Walking the Exe: The Lower Reaches and Estuary

A Westcountry River Story

This summer we’ve been following the adventures of Arthur Fuest as he made his way along the  River Exe. Head to the ‘River Stories’ section to catch up on the beginnings of Arthur’s journey!

Arthur Fuest

Arthur Fuest

One of the most satisfying aspects of walking the length of the river was being able to take data as part of the Westcountry Rivers Trust’s Citizen Science Investigation (CSI) programme. I took measurements for turbidity, total dissolved solids and phosphates. As well as being indicators of water quality, the data allowed me to understand another dimension in the story of the river. Stopping to take measurements provided me with an excuse to sit and just watch the river.

Sitting on the banks of the river just north of Exeter, I contemplated how the river had changed since I had first met it at its source. The mature meanders that cut through the flat bottom of the valley gave off a languid air, heavy with transported sediments. I had walked just over fifty miles and in that time the environment and climate had changed radically. This was big farming land feeding off the fertile flood plains of the Exe

CSI on the banks of the River Exe

I reached Exeter late in the evening and called a great aunt who kindly offered me a bed for the night. Exeter, the regional capital, has a very close connection to the river and, up until recently, shipping would sail up the Exeter Ship canal, bypassing the shallow estuary. I ate my breakfast courtesy of the Boatyard Bakery and watched life on the quays. These days the traffic comes in the form of kayaks and stand up paddle boards and the hoots of children enjoying the river are clear over the background noise of the city.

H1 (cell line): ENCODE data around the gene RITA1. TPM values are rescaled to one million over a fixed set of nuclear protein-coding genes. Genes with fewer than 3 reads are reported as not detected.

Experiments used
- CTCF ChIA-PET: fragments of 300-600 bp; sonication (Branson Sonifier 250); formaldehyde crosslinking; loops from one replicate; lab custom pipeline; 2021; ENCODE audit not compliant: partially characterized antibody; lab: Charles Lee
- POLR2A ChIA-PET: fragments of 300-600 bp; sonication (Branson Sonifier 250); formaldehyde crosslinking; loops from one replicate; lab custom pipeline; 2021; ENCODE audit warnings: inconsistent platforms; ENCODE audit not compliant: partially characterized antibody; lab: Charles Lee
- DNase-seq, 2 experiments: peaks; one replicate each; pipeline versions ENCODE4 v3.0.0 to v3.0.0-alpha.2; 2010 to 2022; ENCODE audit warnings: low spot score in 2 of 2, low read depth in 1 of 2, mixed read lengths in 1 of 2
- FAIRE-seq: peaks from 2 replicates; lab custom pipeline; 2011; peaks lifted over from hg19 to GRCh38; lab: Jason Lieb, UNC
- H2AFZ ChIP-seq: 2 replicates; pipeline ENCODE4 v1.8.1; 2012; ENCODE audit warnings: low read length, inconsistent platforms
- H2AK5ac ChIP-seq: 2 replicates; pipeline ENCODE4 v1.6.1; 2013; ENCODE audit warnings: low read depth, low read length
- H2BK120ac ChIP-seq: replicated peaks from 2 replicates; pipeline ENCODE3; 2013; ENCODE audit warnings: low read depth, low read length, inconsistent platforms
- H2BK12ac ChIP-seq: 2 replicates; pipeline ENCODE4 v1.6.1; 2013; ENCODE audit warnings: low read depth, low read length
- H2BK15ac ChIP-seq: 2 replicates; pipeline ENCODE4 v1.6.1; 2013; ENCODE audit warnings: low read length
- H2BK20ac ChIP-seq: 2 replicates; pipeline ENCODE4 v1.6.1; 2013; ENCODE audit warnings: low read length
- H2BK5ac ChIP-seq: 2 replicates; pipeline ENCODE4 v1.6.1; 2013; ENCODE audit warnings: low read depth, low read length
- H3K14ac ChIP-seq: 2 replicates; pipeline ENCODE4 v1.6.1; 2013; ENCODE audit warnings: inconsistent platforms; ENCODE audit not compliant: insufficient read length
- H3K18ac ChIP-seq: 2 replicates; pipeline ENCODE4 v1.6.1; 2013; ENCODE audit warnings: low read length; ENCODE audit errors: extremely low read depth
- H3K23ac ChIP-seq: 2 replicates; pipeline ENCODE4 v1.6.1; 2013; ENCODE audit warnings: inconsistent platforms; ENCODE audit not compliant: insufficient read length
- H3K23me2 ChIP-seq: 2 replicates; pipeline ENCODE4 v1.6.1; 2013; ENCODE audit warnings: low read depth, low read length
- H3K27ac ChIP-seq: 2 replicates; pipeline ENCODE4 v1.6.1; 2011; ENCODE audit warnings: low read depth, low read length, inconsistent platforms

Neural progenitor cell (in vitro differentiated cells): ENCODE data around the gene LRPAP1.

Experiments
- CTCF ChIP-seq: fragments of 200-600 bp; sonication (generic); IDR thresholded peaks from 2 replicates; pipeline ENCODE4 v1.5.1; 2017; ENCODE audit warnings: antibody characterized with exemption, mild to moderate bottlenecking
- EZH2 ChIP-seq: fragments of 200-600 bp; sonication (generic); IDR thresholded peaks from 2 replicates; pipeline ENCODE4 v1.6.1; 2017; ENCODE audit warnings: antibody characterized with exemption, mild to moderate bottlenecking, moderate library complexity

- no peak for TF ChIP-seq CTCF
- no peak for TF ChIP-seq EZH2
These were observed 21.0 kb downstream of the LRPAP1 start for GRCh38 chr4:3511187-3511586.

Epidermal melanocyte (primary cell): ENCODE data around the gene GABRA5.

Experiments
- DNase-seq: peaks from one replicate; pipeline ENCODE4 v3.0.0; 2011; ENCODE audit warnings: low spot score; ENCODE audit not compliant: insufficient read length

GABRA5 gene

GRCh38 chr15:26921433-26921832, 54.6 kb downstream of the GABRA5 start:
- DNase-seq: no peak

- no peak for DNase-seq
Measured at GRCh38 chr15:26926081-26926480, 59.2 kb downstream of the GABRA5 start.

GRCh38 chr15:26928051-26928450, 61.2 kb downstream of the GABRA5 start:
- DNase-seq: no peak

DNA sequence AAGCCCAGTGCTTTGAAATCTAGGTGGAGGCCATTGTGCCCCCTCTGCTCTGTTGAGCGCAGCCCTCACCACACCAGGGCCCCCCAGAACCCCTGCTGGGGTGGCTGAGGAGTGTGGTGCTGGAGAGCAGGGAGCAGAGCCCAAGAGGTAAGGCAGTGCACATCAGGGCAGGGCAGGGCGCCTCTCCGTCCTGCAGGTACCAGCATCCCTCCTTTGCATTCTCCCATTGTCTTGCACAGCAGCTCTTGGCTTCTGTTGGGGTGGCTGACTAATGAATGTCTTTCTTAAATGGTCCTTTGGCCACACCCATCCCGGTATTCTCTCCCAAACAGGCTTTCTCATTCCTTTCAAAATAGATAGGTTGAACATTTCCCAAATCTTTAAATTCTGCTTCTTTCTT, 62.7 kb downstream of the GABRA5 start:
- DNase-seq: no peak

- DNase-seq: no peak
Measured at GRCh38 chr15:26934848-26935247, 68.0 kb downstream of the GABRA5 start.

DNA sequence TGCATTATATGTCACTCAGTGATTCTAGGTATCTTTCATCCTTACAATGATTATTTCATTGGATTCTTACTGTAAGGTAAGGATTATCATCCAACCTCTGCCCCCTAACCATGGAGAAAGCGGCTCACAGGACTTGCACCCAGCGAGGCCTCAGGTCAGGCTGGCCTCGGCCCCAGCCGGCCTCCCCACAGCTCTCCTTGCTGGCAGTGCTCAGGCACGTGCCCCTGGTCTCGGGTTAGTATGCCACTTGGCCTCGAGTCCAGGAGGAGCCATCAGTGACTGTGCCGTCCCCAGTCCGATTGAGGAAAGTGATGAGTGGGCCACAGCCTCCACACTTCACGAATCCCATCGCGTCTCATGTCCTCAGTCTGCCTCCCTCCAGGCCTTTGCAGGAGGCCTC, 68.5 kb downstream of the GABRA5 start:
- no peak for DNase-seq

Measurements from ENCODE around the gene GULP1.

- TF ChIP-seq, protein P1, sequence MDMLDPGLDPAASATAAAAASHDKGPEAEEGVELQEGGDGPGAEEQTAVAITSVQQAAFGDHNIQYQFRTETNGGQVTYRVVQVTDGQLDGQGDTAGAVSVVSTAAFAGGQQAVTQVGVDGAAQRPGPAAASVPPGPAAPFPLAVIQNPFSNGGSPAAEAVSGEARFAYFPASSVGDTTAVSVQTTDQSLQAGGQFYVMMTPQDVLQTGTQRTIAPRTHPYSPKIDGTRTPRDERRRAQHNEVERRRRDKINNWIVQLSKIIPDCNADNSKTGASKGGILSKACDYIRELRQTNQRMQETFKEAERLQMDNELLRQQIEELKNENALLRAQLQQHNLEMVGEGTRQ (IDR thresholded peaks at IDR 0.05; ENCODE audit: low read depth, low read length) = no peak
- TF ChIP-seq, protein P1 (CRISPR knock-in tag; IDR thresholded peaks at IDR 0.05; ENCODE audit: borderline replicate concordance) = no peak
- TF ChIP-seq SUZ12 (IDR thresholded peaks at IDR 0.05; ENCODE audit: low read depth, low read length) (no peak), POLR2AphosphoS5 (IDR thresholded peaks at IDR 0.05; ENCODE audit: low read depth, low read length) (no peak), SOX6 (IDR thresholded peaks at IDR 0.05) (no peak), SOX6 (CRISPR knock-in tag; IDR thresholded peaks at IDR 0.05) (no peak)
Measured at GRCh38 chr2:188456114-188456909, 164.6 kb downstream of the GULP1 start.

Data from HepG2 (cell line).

The Exe three miles north of Exeter

Between the Exe and its canal runs a footpath that takes you just above the reed beds and offers a spectacular view of the mudflats and the birds that live there. The estuary is a site of scientific interest and home to a great abundance of life. Walking along the footpath, I kept my eyes peeled for signs of lapwings and redshanks, one of the only nesting grounds left in the UK. From Exeter it is possible to walk the last twelve miles to the sea with the estuary stretching out just to the left of the path.

The Turf sits at the end of the canal and was a great pub to celebrate (if prematurely) the end of my walk. Whilst eating a crab sandwich and drinking a local organic beer, I could admire the shipwrecks that reveal their ribs poking out of the mud at low tide.

My family were meeting me at Exmouth so all I had to do now was walk the final three miles to Starcross and catch the family-run ferry that would take me across the mouth of the river. Finally ice cream and a swim in the sea meant the end of a long walk. Source to the sea of the Exe was a brilliant adventure and has definitely wetted my appetite for more river walks.

Enjoying a beer in the middle of the estuary

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The Exeter ship canal with the Exe’s estuary to the right

The ferry to Exmouth